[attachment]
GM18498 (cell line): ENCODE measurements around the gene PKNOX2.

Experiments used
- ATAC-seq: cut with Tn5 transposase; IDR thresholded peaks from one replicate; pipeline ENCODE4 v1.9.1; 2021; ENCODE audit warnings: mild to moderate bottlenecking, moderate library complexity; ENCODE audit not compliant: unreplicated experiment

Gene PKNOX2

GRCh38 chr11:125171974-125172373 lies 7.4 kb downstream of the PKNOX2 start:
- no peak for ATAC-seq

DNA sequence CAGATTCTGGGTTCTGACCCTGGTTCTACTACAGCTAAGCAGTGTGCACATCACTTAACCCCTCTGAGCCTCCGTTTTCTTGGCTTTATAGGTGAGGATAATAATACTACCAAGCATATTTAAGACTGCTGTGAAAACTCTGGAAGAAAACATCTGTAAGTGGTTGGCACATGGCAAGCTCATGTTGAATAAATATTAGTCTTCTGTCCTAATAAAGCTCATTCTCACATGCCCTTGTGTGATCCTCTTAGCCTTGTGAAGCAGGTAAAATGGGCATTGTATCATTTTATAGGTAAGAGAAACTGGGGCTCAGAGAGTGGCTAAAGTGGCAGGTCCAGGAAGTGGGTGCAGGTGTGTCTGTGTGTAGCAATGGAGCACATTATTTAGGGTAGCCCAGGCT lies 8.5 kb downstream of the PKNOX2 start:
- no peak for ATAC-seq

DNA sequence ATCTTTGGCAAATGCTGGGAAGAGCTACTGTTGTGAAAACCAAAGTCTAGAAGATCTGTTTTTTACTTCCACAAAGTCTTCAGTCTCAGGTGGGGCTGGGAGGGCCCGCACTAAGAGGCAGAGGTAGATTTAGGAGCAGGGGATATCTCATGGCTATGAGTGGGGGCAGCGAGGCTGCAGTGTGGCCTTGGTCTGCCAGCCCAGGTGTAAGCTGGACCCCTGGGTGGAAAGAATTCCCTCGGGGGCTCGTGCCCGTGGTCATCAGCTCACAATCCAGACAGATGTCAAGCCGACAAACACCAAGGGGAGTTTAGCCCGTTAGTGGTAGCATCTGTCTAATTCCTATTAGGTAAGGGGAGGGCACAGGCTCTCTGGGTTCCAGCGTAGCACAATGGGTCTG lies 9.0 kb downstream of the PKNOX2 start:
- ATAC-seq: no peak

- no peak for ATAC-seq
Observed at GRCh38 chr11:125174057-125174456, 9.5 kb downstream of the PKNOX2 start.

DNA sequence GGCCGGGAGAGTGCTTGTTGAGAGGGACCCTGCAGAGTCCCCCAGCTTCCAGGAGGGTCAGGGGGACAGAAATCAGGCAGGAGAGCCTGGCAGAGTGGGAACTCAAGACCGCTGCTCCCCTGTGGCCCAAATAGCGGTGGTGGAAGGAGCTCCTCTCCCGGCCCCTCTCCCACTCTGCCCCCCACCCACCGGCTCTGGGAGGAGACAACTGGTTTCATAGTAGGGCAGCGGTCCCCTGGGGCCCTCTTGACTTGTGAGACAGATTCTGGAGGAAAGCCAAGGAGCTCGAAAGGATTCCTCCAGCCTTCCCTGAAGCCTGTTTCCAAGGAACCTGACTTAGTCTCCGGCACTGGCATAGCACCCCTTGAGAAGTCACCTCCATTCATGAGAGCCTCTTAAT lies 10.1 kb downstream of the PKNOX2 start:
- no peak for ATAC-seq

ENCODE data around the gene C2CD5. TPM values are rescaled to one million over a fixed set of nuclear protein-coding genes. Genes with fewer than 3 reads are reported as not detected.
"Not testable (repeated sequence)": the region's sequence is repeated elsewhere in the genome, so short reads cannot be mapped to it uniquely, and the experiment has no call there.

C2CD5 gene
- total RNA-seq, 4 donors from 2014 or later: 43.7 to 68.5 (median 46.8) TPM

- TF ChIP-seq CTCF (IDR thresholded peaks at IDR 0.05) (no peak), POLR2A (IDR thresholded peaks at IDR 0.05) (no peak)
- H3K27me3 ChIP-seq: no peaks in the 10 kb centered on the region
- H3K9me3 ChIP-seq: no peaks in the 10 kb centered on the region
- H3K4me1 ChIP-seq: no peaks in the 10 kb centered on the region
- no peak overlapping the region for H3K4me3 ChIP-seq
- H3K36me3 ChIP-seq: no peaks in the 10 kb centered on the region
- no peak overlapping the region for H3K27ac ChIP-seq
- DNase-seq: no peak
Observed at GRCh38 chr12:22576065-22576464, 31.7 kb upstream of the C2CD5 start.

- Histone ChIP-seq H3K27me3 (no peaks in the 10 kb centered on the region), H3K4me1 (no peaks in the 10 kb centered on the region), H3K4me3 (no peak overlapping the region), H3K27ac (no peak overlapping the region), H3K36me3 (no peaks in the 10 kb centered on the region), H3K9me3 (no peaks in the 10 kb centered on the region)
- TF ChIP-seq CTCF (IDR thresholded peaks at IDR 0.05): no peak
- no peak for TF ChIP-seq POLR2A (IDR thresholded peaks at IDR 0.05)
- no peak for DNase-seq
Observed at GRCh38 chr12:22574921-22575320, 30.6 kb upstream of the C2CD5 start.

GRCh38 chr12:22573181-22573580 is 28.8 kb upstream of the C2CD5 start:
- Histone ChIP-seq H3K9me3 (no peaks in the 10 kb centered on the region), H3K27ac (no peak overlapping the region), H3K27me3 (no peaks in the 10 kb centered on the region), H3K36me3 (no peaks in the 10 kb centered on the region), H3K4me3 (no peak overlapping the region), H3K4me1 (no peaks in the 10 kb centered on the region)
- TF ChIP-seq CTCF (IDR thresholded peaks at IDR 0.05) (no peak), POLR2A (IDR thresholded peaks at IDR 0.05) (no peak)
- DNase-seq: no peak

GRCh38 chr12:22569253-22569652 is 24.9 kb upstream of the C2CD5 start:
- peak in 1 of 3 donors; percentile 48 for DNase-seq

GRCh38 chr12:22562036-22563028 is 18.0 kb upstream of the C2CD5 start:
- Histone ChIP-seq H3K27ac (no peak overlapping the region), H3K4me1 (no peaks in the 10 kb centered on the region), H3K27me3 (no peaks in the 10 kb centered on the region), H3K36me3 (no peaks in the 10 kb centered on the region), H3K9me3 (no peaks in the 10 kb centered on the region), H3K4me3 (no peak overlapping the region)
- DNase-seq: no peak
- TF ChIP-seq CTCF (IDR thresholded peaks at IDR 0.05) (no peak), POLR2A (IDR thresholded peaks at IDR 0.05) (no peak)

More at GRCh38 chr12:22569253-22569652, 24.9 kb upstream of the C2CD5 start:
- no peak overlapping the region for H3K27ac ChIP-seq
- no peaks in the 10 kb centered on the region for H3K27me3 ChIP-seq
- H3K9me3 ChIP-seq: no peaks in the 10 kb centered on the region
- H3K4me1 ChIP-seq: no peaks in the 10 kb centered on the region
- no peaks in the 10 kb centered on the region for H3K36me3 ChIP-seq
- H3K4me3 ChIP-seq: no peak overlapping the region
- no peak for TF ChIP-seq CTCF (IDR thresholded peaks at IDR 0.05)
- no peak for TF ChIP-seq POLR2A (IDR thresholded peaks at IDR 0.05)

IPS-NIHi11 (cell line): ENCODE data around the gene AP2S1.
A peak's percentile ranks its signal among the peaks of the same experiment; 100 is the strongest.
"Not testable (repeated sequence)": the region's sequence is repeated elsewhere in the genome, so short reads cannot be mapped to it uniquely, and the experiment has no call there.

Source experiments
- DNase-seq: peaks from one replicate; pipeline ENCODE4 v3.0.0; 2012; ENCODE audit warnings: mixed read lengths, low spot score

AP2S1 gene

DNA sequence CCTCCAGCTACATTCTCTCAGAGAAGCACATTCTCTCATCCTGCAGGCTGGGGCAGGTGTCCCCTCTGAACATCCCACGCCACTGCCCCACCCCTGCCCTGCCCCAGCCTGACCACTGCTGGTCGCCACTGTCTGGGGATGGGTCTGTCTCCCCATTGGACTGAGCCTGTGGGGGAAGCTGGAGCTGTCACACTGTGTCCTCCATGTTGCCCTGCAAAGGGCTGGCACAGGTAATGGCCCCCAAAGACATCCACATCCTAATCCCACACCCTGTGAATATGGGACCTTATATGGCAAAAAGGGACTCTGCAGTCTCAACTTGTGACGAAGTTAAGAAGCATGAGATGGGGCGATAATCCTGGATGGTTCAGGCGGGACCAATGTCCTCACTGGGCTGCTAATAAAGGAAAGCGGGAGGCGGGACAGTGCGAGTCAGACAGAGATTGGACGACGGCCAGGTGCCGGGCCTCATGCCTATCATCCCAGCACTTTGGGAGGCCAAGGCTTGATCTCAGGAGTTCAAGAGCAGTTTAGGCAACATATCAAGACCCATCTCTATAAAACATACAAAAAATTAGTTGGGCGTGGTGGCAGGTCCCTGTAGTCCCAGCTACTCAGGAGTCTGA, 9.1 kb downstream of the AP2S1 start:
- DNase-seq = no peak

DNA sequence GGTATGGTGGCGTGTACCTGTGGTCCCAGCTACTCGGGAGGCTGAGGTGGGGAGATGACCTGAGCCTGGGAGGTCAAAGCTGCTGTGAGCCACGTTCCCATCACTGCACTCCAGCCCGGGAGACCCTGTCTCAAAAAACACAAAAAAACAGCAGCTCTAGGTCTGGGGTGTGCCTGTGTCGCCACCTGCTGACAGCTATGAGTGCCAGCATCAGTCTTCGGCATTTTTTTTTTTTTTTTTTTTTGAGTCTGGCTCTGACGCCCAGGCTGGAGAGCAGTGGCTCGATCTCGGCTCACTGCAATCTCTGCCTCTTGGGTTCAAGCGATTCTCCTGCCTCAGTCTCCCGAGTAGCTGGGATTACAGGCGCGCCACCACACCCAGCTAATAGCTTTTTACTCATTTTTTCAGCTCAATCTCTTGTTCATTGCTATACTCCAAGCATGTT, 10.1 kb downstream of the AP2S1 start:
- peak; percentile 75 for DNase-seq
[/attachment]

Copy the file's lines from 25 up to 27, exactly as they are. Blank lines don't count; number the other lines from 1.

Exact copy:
- no peak overlapping the region for H3K27ac ChIP-seq
- DNase-seq: no peak
Observed at GRCh38 chr12:22576065-22576464, 31.7 kb upstream of the C2CD5 start.